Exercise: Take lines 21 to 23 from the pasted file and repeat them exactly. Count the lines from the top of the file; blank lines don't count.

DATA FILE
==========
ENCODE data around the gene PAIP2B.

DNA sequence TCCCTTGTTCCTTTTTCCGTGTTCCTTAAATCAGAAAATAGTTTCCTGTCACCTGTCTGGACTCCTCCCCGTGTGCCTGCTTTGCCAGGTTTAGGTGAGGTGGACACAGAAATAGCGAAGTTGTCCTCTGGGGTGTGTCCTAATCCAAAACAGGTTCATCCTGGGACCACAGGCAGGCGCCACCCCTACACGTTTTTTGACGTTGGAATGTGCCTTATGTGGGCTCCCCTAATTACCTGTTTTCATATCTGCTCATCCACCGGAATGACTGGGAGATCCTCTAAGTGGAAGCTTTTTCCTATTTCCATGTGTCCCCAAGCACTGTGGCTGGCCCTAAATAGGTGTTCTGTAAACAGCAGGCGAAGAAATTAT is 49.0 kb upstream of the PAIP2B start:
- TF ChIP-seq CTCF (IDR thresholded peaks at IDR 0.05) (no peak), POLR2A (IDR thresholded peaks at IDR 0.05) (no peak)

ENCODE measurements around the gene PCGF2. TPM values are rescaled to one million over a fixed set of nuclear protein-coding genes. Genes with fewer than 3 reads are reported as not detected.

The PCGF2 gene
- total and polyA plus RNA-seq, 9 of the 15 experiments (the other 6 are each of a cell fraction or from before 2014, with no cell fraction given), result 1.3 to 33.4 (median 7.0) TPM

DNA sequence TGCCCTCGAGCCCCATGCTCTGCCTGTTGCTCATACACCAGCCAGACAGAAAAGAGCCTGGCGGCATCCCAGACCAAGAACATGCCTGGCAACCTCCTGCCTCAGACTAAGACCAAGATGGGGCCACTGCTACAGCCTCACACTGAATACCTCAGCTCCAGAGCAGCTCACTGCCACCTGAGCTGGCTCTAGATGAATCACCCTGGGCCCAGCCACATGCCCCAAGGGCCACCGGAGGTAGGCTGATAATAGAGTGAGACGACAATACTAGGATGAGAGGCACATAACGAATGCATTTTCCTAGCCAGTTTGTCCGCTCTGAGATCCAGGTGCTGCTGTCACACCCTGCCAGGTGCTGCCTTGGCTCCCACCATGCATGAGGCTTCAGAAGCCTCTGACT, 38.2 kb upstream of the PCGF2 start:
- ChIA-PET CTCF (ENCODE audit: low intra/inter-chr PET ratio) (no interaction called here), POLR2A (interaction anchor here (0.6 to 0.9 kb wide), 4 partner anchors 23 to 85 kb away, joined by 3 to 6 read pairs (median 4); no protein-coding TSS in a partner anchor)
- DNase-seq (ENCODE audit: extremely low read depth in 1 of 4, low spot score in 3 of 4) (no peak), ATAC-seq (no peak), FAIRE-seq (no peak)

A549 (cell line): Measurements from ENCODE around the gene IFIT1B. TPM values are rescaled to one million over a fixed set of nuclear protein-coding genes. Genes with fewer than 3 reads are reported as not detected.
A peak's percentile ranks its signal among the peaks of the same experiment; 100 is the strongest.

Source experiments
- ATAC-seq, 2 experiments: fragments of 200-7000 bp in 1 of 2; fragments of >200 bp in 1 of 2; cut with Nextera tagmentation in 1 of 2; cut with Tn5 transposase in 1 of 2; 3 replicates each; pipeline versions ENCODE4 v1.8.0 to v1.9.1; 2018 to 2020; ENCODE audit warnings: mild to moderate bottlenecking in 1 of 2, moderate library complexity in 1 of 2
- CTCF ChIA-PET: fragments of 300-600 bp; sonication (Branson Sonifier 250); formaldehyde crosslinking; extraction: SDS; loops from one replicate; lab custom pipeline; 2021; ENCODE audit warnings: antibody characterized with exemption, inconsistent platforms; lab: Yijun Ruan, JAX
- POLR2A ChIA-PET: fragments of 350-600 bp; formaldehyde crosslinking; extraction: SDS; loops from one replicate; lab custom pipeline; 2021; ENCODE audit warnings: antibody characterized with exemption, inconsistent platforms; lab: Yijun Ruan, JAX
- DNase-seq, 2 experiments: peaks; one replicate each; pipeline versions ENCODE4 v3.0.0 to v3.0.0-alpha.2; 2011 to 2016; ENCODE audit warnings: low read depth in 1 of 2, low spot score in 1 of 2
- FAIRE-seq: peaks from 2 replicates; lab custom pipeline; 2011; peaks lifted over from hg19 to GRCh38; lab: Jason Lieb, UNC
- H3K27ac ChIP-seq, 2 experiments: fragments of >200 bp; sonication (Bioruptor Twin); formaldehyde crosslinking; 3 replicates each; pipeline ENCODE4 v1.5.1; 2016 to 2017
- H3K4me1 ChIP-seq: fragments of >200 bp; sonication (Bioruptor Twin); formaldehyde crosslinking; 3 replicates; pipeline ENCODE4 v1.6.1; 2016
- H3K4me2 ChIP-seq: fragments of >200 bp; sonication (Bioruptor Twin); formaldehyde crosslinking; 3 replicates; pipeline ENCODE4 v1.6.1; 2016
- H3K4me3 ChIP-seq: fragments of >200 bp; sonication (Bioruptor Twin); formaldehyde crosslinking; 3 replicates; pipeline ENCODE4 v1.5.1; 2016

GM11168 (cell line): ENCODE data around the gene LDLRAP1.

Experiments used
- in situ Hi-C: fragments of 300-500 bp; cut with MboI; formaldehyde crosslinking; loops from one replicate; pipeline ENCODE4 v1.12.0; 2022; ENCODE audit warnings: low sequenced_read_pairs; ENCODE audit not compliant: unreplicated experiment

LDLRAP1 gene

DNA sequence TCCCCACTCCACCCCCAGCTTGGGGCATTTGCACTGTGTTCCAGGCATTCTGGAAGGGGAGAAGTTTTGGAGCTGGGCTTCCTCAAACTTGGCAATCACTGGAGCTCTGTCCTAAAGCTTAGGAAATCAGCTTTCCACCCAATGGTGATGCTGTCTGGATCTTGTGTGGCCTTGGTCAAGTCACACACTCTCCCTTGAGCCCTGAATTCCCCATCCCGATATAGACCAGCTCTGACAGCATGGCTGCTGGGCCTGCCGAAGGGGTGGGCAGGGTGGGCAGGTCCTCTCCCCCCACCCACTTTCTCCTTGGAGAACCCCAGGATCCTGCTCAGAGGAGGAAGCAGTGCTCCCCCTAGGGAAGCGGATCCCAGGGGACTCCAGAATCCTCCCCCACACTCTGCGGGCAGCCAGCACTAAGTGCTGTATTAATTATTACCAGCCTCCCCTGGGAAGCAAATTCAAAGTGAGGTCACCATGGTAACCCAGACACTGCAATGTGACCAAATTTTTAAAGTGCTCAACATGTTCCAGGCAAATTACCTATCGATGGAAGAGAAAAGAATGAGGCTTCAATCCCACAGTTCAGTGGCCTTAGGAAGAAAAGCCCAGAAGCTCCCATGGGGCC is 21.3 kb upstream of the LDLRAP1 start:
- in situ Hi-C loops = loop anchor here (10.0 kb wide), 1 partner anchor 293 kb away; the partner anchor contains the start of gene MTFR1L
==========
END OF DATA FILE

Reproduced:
- H3K4me3 ChIP-seq: fragments of >200 bp; sonication (Bioruptor Twin); formaldehyde crosslinking; 3 replicates; pipeline ENCODE4 v1.5.1; 2016

GM11168 (cell line): ENCODE data around the gene LDLRAP1.

Experiments used